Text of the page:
Turfseer – “Who Stole The Boston Cream Pie?”

 Turfseer – “Who Stole The Boston Cream Pie?”

Turfseer – “Who Stole The Boston Cream Pie?” – Single Review

Alrighty Turfseer…nice to hear ya on a roll there friend.

Many things became much more clear to me in reviewing this songwriter’s latest tune…some of which I’d suspected & maybe might have passed in the information I’ve been scanning over time, but put to me much more concretely this time around.  For one, Turfseer has indeed been working hard on putting together a full-scale musical to support this string of pandemic-themed songs he’s been releasing…and rumor has it right now that it’ll possibly be called Days Of No Immunity, or perhaps This Is Your Life Jonas Salk.  Even that fact alone brings a greater purpose & merit to this series Turfseer’s created overall in my opinion – and he’s served up another clever piece of writing with this single “Who Stole The Boston Cream Pie?” to add even more sustenance to the growing lineup of songs.  Enlisting the assistance of a group from Greece going by the name of Deadfile – together they’ve collaborated in a medieval-type sound & setting to weave a tale of the effects of social compliance, greed, gluttony, and the role we personally play in the relationship between these things.  At the heart of it all, Turfseer is questioning the supposed wisdom of the medical community and their perceived authoritative stance on being the end-all-be-all of what’s right & what’s wrong – which are themes that runs deep through this series intended for this musical he’s creating – and he’s done another solid job on presenting his case through his own genuinely unique perspective once again with “Who Stole The Boston Cream Pie?”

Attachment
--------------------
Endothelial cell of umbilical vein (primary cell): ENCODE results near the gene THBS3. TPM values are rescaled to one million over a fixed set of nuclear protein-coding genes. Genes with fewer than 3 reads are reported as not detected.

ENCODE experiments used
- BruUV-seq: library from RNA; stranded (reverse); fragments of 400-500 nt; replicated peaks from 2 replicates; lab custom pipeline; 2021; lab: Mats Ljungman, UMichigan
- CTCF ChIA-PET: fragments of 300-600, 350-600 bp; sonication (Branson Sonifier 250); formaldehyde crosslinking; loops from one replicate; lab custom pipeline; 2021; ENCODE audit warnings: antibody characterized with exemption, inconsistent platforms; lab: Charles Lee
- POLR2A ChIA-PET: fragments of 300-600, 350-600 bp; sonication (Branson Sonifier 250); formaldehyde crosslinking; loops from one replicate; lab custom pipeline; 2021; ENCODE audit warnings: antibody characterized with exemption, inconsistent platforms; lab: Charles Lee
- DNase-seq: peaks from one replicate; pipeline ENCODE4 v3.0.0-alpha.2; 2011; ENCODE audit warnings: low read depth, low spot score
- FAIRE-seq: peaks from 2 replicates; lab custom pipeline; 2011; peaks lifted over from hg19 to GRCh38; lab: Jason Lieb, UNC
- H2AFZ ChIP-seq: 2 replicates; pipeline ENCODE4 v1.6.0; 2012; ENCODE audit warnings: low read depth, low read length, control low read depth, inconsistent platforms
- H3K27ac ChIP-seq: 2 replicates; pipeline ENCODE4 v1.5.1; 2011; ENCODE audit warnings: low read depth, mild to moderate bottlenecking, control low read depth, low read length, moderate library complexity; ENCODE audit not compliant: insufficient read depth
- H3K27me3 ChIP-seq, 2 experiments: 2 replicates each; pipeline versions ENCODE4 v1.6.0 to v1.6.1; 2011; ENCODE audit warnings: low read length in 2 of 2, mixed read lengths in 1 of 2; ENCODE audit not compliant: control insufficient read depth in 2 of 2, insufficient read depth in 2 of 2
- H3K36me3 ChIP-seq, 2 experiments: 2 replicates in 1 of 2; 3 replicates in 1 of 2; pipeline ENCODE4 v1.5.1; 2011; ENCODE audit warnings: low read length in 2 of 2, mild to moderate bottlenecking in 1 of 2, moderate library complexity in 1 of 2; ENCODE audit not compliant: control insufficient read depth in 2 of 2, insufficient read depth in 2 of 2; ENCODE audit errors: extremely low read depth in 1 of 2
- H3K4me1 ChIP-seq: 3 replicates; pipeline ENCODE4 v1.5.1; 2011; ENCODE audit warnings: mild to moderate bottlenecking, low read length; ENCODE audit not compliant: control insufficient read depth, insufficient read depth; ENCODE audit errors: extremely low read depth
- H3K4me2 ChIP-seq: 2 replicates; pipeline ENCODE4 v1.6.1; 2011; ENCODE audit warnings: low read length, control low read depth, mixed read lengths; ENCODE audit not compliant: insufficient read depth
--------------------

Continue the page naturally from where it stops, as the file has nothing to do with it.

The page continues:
I’m of course not here to argue that a medieval style of sound is likely gonna find itself back up at the top of the mainstream…but as I’ve already pointed out in explaining these songs are all a part of an even bigger ambition in creating Turfseer’s musical, it’s simply more confirmation that music can be many things and certainly many wonderful things well outside of the radio airwaves & top-40 content.  You gotta recognize that, while it is a much more niche sound in terms of what the masses tend to listen to – the fact that there really isn’t too much stuff out there being made like what Turfseer tends to put out there eventually stacks up to one supremely loyal audience that is geared to expect & seek out something different from the music they listen to.  And I’ve got plenty of respect for that – I definitely don’t need everything I hear to sound like it was built & designed for radio – I just wanna hear passion, musicianship, songwriting, and respect for the art of music itself in just about every case or record that comes my way – and you’ll always find plenty of that involved in the music Turfseer’s been putting out.  He also seems to have a knack for finding the right artists to assist him in bringing these tunes to life – I’ve had the privilege of being able to take a peek behind the scenes to hear the early demo version of “Who Stole The Boston Cream Pie?” to get a full glimpse of the extraordinary transitions this song has made to become the version it is now.  Really cool to be able to get that extra perspective into the process and hear how a song like this evolves into what it is now – the blueprint was always there from day one, but credit to this Deadfile ensemble of players for maximizing the potential of the songwriting.